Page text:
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I Owe You One
by Sophie Kinsella
I have read and enjoyed a number of books by Sophie Kinsella who is perhaps most famous for her Shopaholic series. Then I read one that just didn’t have the same zing and humor, so I entered I Owe You One with some trepidation. I am pleased to report that Kinsella’s latest book lives up to her standards and my expectations. At first I was a little concerned there would be too much predictability. The main character’s name is Fixie, derived from her penchant for fixing things ranging from the placement of objects to personal relationships. OCD is definitely in play as she struggles not to rearrange things or declare her every thought. As Fixie’s high school heartthrob reenters her life, the reader is watching a foreseeable train wreck: “No, Fixie, don’t do it!”
The plot leaves the anticipated pathway soon after with lots of surprises in store. It does not focus solely on Fixie’s love life. Fixie also struggles with family relationships which are closely tied with the family business. You will like Fixie if for no other reason than she tries so hard in everything she does. She feels like a failure, is loaded with unwarranted guilt, and carries the torch for making everything turn out right and keeping everyone happy—a big burden for one person.
There are many other interesting major and minor characters you will meet, but not all of them are likable, of course. The setting is West London where the denizens range from scruffy to posh. The book flows nicely with lots of humor and is a fast and enjoyable read.
I would like to extend my thanks to netgalley.com and to Dial Press for giving me the opportunity to read this book in exchange for an honest review.
Category: Women’s Fiction
Publication: February 19, 2019—Dial Press
When I think how I believed his version of everything, how I rationalized everything he said and did, I feel warm with stupidity. But he was so convincing.
Ryan’s pathological, I’ve realized. He says anything to anyone to get out of whatever situation he’s in. Truth doesn’t count, integrity doesn’t count, love doesn’t even figure. Yelling at him would be like yelling at a rock. It’s never going to change.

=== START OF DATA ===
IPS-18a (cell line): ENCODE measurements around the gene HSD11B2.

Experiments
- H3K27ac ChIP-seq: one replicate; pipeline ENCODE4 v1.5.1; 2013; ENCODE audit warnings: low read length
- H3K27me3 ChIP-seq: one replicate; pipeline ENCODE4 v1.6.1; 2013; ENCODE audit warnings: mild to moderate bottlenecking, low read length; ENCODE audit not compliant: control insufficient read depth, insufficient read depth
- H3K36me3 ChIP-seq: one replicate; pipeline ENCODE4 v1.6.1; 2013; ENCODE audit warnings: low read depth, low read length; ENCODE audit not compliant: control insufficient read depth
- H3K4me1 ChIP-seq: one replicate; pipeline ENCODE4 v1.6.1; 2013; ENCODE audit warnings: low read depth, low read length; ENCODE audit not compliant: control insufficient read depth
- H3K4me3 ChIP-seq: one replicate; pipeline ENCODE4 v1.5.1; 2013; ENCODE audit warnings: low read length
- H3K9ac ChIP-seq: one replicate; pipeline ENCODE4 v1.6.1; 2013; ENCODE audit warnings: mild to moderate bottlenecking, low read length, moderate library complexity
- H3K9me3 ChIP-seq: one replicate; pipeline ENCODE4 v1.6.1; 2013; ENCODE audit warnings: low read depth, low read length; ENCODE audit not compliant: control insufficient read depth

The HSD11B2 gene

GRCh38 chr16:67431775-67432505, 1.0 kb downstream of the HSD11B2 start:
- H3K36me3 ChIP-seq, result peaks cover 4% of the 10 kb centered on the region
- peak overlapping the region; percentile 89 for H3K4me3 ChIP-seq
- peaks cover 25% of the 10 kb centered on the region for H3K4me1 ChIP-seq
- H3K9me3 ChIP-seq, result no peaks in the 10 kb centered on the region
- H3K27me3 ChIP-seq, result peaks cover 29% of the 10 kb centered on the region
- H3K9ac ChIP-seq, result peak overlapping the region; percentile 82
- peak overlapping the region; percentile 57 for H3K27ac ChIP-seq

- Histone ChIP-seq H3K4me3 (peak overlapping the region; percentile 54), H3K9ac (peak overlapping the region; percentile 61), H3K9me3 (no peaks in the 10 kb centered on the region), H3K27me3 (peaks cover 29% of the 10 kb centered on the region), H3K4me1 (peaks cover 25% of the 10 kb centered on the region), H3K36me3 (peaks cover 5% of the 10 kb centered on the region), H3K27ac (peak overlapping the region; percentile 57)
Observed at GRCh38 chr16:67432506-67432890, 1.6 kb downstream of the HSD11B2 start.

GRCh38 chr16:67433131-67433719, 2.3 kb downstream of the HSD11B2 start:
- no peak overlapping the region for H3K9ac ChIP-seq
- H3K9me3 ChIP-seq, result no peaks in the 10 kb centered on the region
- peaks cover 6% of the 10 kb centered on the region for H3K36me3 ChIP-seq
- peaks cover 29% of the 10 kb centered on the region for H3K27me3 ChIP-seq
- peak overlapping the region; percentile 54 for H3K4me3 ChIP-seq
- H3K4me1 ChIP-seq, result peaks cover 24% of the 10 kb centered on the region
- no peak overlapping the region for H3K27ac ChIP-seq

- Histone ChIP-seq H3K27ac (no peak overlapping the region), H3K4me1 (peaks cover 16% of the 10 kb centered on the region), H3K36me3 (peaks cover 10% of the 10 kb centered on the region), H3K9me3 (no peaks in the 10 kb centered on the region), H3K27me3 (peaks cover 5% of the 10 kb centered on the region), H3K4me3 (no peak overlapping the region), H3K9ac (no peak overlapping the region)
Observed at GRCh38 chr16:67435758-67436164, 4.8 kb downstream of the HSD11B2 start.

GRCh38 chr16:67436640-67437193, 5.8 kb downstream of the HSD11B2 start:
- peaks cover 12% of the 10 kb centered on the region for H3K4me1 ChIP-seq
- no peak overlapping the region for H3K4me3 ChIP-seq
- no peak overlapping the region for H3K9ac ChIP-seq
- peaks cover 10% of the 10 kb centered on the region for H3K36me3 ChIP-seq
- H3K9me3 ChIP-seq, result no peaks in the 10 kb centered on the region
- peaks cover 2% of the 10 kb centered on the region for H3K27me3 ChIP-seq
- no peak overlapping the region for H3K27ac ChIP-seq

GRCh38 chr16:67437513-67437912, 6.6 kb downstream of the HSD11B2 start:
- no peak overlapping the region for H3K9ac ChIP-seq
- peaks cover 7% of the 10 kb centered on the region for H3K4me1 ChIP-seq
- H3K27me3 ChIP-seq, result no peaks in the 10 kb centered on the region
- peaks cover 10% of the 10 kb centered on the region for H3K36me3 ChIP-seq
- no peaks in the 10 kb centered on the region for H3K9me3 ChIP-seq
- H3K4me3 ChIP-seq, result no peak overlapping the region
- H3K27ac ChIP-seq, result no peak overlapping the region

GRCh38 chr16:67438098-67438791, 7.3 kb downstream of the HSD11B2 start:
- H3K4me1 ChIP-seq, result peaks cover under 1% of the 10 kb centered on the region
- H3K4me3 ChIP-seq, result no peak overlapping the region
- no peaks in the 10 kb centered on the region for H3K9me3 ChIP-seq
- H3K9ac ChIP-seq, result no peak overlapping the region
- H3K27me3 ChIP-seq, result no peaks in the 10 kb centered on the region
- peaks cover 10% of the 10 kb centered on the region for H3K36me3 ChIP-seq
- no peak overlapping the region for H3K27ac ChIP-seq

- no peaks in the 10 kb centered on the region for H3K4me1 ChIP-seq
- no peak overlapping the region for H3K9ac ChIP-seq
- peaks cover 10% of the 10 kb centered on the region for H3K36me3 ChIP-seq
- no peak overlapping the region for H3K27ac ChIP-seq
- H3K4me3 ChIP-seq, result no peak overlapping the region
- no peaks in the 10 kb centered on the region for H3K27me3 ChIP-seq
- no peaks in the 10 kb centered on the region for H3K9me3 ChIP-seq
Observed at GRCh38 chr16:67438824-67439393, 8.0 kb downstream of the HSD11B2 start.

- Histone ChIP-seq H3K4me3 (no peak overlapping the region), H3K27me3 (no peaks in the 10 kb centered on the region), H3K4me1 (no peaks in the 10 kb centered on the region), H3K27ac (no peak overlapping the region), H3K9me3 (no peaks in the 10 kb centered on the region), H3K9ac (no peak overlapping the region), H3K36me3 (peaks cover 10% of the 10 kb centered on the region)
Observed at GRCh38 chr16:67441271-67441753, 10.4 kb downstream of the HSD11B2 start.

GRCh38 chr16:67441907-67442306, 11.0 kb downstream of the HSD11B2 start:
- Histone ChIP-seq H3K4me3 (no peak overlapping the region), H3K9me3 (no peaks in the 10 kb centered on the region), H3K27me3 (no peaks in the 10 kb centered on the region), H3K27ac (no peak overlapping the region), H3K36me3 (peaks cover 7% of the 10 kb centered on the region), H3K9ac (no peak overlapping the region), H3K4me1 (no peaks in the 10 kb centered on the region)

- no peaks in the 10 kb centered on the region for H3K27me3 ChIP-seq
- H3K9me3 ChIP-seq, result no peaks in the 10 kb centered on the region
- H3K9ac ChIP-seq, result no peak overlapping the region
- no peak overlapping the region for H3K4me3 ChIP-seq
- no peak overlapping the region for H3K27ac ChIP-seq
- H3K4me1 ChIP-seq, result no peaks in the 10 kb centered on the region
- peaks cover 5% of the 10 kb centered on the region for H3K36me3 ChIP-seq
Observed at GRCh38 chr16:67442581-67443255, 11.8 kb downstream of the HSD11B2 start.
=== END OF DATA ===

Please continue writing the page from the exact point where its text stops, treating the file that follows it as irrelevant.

I learned that failing doesn’t mean you are a failure; it just means you’re a human being.
30 Days in the Land of the Psalms: A Holy Land Devotional
by Charles H. Dyer
A devotional is such a personal kind of writing. Readers bring their backgrounds to the process. Then the Holy Spirit uses the author’s words, guiding their thoughts and providing inspiration for understanding and change. As a reviewer, I read 30 Days in the Land of the Psalms: A Holy Land Devotional daily to capture the devotional experience.
The author, Charles H. Dyer, has a lifetime of experiences in the Holy Land, having led many tours as a licensed guide. He also has outstanding academic credentials, and I am sure he knows more about the Bible than I ever will. He excels at analyzing the structure of each psalm. I discovered at the end of my reading that I had noted many more memorable passages than usual. Dyer’s format is to draw the reader into the psalm with a description of the area the psalm would have been written in or about and some historical background. Next he talks about the format of the psalm in terms of the repetition that is so important in Hebrew poetry and why it was written the way it was. Lastly he includes a section, “Walking in Our Land,” which applies the psalm to the reader’s life.
While 30 Days in the Land of the Psalms: A Holy Land Devotional has many good points, it did not offer personal inspiration for me. I have two major criticisms. As someone who has led forty tours in the Holy Land, he could have included more photographs and they could have aligned better with the point he was trying to make. Also, his efforts to make the book sound like a tour fell flat for me. An example is his writing in several chapters as if someone had posed a question, “I am glad you asked that question.”